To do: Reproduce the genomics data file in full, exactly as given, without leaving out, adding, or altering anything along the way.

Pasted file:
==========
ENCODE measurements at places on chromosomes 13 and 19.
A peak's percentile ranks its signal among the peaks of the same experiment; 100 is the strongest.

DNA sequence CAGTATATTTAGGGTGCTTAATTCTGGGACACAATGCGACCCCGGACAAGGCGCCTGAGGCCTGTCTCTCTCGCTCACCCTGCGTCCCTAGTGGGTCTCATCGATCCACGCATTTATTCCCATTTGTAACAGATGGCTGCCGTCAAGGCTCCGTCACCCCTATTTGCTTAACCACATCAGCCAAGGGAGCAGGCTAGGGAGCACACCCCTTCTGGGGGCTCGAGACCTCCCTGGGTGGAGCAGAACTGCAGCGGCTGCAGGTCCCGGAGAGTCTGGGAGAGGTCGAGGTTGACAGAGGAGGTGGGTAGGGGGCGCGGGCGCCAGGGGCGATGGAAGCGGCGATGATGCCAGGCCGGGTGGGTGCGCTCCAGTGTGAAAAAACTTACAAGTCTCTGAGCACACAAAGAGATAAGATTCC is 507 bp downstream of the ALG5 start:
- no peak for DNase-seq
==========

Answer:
ENCODE measurements at places on chromosomes 13 and 19.
A peak's percentile ranks its signal among the peaks of the same experiment; 100 is the strongest.

DNA sequence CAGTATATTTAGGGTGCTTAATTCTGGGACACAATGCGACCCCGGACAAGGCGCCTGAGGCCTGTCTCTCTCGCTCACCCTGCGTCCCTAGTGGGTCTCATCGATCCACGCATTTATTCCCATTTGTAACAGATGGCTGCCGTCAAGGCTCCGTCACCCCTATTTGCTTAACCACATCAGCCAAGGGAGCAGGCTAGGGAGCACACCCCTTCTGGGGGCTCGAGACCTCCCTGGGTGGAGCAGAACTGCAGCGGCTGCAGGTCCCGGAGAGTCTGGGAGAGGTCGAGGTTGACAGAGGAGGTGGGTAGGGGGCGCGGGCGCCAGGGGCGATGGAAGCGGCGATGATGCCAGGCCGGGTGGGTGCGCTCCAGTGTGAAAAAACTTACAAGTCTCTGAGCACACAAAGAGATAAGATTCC is 507 bp downstream of the ALG5 start:
- no peak for DNase-seq